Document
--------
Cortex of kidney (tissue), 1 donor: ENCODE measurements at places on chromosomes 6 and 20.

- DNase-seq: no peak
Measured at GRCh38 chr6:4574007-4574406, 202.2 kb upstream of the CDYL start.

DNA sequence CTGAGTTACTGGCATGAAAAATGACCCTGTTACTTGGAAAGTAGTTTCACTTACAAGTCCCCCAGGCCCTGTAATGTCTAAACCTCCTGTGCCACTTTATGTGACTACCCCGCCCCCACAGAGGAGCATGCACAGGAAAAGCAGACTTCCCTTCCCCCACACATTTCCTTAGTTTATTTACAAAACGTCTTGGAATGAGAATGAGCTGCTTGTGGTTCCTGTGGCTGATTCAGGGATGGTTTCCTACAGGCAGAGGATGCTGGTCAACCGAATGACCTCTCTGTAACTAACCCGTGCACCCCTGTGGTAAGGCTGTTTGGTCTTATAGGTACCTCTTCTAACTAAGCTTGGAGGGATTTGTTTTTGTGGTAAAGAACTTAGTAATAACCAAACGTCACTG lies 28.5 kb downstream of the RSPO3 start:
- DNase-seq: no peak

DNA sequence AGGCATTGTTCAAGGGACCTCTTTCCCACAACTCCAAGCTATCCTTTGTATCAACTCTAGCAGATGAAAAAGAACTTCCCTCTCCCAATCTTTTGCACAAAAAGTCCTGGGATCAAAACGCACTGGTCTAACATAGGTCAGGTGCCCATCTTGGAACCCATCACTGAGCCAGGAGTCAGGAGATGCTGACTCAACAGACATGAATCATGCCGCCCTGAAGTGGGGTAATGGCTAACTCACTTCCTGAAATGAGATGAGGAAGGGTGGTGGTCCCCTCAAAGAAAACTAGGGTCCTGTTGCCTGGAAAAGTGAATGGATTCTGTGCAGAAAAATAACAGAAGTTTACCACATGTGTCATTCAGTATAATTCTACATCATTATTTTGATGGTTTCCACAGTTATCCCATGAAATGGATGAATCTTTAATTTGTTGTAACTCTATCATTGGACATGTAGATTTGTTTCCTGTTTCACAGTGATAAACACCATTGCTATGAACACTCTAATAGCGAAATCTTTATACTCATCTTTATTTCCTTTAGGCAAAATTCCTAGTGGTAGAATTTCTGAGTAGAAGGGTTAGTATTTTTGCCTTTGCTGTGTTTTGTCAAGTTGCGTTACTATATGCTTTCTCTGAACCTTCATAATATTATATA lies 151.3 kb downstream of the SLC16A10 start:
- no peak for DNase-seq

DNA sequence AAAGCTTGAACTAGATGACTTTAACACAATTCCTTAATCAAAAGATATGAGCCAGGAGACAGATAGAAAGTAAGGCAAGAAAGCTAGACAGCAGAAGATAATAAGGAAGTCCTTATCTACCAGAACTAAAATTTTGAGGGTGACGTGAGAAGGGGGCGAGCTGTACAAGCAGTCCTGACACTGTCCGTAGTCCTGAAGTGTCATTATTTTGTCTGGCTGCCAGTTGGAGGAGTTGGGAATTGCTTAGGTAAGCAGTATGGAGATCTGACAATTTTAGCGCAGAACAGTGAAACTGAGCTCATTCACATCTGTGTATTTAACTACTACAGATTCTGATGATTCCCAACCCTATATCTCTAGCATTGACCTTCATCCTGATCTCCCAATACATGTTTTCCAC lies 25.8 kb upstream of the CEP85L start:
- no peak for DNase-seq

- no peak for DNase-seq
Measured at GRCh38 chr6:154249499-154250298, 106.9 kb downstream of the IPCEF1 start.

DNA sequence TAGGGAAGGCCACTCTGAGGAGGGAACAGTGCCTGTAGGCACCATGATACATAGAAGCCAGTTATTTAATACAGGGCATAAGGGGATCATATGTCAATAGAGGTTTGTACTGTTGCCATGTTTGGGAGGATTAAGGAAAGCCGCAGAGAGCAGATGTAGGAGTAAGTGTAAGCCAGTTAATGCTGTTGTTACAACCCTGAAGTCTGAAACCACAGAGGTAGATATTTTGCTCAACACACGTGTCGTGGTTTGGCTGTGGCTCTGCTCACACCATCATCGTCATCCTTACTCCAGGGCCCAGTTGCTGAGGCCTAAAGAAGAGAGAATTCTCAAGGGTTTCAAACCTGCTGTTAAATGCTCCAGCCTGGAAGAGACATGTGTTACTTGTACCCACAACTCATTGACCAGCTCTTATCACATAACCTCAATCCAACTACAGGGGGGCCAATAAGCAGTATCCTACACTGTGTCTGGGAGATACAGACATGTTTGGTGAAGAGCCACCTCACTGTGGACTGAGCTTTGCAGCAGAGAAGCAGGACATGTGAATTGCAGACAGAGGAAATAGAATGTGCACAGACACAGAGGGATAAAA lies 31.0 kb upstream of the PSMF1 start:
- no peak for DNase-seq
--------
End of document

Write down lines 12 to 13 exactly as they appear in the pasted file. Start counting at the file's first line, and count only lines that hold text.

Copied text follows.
DNA sequence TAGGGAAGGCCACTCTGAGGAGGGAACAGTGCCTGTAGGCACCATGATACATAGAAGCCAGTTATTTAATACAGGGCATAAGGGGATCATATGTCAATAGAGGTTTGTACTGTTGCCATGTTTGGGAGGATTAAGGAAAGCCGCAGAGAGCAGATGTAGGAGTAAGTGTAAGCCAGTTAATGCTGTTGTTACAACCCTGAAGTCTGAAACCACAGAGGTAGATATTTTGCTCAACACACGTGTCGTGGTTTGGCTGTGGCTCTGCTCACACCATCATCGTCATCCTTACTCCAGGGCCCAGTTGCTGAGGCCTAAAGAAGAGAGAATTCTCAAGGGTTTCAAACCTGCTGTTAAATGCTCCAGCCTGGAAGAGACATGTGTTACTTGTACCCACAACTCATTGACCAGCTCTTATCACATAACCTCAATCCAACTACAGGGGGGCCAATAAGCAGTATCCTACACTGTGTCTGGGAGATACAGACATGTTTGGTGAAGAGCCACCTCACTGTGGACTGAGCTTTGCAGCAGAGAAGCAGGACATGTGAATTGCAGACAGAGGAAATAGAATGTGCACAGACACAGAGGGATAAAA lies 31.0 kb upstream of the PSMF1 start:
- no peak for DNase-seq